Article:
One thing science knows is that the law says nothing in the universe can travel faster than light; Hawking puts this well within even my grasp when he clearly signposts 186,000 miles per second as the universal speed limit. Interestingly, anything approaching that speed has funny things happening to time, and as Einstein so succinctly put it with his E = mc2 thingy — go that fast and you’re no longer you, but the energy of you, which is kind of the same, but different. Go just a bit slower and you’re still you, but what passes for a year in some places happens in a week.

The equation E = mc2 indicates that energy always exhibits mass in whatever form the energy takes. Mass–energy equivalence also means that mass conservation becomes a restatement, or requirement, of the law of energy conservation, which is the first law of thermodynamics. Mass–energy equivalence does not imply that mass may be “converted” to energy, and indeed implies the opposite. Modern theory holds that neither mass nor energy may be destroyed, but only moved from one location to another. In physics, mass must be differentiated from matter, a more poorly defined idea in the physical sciences. Matter, when seen as certain types of particles, can be created and destroyed, but the precursors and products of such reactions retain both the original mass and energy, both of which remain unchanged (conserved) throughout the process.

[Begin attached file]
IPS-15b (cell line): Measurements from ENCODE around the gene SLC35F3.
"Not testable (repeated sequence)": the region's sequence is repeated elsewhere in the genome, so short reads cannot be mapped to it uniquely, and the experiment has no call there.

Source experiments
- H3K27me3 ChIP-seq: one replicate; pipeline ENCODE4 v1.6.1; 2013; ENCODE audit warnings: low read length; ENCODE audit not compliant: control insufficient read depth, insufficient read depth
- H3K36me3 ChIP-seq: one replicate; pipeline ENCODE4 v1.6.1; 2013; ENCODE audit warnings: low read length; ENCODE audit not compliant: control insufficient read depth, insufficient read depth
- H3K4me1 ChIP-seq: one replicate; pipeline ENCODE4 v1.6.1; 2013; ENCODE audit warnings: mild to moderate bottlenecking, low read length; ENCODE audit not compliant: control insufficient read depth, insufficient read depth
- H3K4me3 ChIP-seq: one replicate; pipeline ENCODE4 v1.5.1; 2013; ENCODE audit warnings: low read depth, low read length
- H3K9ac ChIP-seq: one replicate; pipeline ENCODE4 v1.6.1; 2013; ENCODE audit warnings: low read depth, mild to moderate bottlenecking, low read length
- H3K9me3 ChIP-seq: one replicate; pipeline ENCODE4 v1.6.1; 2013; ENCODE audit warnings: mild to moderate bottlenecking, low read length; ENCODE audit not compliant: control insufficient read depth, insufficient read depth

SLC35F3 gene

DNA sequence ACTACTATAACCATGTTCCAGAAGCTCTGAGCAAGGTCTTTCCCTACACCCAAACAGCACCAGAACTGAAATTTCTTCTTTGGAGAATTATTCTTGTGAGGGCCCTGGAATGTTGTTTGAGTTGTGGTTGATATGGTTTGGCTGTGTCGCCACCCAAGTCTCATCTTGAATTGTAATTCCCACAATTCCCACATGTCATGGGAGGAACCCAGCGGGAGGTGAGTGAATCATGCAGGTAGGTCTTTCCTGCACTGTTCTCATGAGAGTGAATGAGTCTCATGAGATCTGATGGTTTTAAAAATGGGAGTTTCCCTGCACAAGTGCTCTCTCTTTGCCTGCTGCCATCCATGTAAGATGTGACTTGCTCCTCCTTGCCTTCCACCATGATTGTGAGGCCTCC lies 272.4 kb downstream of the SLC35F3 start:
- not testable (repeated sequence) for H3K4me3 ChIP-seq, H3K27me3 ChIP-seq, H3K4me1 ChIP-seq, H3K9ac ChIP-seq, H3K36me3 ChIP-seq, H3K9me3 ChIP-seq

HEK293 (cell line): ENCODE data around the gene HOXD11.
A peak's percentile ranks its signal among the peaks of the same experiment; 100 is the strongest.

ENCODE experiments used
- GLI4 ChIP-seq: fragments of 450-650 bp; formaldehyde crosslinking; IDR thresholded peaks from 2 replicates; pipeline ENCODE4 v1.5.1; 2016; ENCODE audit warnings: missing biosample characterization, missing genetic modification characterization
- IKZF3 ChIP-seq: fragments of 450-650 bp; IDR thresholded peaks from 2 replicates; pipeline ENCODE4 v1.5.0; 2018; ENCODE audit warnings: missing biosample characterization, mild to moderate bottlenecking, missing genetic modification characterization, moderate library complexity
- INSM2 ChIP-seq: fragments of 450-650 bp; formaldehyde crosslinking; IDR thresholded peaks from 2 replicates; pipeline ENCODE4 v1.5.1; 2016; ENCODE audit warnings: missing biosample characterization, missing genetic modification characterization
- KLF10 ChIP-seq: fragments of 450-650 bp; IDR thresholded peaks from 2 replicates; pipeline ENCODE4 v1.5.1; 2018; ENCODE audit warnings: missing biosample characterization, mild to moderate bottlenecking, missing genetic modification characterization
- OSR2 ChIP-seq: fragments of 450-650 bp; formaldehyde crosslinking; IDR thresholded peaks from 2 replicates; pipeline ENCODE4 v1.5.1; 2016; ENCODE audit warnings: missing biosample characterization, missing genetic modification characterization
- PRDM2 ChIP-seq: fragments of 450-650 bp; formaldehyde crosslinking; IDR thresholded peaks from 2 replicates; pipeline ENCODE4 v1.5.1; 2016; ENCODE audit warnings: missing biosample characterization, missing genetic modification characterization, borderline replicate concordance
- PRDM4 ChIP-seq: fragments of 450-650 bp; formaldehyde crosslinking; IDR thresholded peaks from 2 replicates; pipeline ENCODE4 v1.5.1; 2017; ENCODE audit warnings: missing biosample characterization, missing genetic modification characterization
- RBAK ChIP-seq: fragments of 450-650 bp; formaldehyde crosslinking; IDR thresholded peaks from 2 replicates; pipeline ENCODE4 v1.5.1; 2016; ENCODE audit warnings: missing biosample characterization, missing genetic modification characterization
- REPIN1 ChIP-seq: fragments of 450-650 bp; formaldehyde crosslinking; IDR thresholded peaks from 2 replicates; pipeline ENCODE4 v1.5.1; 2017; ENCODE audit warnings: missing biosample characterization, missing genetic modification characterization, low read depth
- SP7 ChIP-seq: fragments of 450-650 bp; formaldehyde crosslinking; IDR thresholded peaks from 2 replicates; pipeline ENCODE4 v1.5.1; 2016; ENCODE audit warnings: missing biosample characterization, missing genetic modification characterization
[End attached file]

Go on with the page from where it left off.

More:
Yeah … headache stuff, but stick with me …

So … mass / energy. What are we? At the moment, both, and that’s where the time travel thing goes tricky. Check this:

“The brain is the ‘local’ creator of time, space and space-time as our special maps of reality we ‘observe’ and participate in” (Catalin et al., 2005). “Time is a fundamental dimension of life. It is crucial for decisions about quantity, speed of movement and rate of return, as well as for motor control in walking, speech, playing or appreciating music, and participating in sports. Traditionally, the way in which time is perceived, represented and estimated has been explained using a pacemaker–accumulator model that is not only straightforward, but also surprisingly powerful in explaining behavioral and biological data. However, recent advances have challenged this traditional view. It is now proposed that, the brain represents time in a distributed manner and tells the time by detecting the coincidental activation of different neural populations (Hitchcock, 2003).